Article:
The contest between Binyamin Netanyahu and Ariel Sharon in the Likud Central Committee resembled a duel between two gladiators in the Roman arena. The more so since many of the Committee members behaved like the Roman rabble who screamed, rioted and demanded blood.
In this fight, Netanyahu resembled the Retiarius, a gladiator who had nothing on but a short tunic and who sought to entangle his opponent with a cast-net held in his right hand and, if successful, to dispatch him with the trident that he carried in his left. Sharon was like the Secutor, who wore armor and carried a sword. The former had the advantage of mobility and agility, the other moved clumsily but was well protected.
Many heaved a sigh of relief when Netanyahu was defeated at the last minute, contrary to expectations and polls. Since Netanyahu had positioned himself on the extreme right, supporting the settlers and opposing any withdrawal, he made Sharon look like the Man of Peace. But that is, of course, an illusion. The difference between the two, if there is one at all, is negligible. If Netanyahu were Prime Minister, he would behave exactly like Sharon, and in opposition Sharon would behave exactly like Netanyahu.
Sharon is now making both peace-loving and war-like declarations – depending on the audience he is addressing. Before the UN General Assembly and the Americans he sings hymns to peace, but he vows to the Likud that he will not give up another inch. All these declarations are not worth a garlic peeling, to use a Hebrew expression. One should not believe a word he says, only his actions count. In the meantime he builds the Separation Fence, enlarges the settlements, initiates provocations, bombs and arrests.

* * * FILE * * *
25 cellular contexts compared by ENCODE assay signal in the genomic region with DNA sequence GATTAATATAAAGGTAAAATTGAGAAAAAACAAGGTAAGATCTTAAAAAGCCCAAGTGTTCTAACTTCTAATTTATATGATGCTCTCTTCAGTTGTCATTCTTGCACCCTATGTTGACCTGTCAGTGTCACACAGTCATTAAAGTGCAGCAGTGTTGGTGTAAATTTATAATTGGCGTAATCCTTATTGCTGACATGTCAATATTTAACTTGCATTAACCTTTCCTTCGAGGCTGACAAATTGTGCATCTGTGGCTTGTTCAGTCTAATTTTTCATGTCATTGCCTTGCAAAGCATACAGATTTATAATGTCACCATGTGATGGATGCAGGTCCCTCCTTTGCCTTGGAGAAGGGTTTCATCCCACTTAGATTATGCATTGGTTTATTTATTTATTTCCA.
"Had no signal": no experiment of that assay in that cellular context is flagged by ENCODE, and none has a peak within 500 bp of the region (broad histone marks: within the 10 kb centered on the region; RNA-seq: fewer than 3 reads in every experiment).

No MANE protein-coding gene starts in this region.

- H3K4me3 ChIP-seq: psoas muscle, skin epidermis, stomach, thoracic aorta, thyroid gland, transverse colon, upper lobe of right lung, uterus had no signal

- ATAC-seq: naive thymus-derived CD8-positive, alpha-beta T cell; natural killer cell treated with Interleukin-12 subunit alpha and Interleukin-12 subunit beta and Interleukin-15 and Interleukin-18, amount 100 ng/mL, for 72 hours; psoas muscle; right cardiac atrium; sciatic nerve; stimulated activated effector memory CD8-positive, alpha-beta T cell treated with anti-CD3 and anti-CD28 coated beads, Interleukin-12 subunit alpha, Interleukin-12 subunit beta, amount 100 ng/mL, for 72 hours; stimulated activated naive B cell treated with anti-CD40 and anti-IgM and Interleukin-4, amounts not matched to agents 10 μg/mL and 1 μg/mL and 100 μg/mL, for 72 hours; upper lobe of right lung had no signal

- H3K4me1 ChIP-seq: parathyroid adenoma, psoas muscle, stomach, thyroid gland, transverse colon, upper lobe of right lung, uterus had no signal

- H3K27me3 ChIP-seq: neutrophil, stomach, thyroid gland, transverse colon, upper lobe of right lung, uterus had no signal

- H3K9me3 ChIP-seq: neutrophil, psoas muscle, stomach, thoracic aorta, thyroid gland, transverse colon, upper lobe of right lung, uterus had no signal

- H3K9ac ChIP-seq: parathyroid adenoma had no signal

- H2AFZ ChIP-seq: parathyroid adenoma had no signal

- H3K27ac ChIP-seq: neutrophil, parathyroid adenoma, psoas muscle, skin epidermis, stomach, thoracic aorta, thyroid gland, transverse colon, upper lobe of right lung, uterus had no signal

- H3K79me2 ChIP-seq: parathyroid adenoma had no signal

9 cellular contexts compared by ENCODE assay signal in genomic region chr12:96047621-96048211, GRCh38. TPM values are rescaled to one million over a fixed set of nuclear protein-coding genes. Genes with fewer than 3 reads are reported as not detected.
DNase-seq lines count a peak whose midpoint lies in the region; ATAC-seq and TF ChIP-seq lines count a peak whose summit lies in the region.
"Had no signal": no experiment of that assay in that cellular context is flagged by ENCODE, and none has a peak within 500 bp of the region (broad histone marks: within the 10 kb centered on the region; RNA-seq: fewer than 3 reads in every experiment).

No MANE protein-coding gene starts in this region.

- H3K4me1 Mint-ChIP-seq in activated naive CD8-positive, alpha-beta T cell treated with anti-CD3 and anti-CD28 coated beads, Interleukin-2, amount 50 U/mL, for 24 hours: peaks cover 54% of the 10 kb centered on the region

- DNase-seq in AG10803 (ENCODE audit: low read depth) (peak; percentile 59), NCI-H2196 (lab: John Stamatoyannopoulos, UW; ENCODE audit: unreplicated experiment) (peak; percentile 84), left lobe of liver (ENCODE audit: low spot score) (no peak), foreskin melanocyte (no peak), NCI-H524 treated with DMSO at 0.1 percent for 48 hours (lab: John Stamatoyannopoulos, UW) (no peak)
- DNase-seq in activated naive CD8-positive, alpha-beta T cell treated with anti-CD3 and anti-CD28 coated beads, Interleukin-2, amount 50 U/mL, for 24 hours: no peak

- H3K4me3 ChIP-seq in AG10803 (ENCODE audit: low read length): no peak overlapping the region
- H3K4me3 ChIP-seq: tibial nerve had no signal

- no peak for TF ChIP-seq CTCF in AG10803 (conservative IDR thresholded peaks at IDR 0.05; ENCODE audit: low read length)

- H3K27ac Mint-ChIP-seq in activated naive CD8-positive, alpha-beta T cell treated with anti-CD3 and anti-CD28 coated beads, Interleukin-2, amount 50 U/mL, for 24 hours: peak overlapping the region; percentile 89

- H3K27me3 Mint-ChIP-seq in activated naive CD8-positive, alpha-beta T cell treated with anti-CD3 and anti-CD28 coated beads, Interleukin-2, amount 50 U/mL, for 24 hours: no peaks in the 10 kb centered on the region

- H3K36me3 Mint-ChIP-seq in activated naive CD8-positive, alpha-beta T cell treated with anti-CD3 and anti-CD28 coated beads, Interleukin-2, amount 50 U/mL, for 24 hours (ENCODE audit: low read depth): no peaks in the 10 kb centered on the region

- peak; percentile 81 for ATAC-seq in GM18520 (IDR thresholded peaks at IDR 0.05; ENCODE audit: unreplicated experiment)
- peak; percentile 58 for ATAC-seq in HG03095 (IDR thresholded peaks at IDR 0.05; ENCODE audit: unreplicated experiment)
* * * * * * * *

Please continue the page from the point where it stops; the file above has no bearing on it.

On the face of it, therefore, nothing that has happened in the Likud Central Committee has any impact on the chances of peace. Just a duel between two gladiators in the arena, much ado about nothing. But that is an optical illusion.
In fact, peace has won a great victory in the Likud arena.
This has nothing to do with the personality or intentions of Sharon, but everything with the substance of the decision.
In theory, no ideological matter was at stake. The committee members were voting, officially, only on a technical point: whether to hold the primaries for Party Chairman early, next month, or at their scheduled time, in half a year. Big deal.
But what was really at issue was whether to throw Sharon out, because he has uprooted the settlements and withdrawn from the Gaza Strip. The attacks on him were focused on this point. His opponents claimed that he had betrayed the Likud principles, that the Likud opposes the ceding of any part of the “fatherland” to the “Arab enemy”, that the evacuation of any settlement is a crime. That’s what the battle was all about.
The decision was therefore of historic importance. The Likud is the present incarnation of the Revisionist Party, which was founded some 80 years ago under the slogan “The Jordan has two banks – one belongs to us and the other one too.” Its very name reflects this claim. The founder, Vladimir (Ze’ev) Jabotinsky wanted to annul the 1920 decision of the British government to separate Transjordan (the present Kingdom of Jordan) from Palestine. That was the “revision” he strove to attain.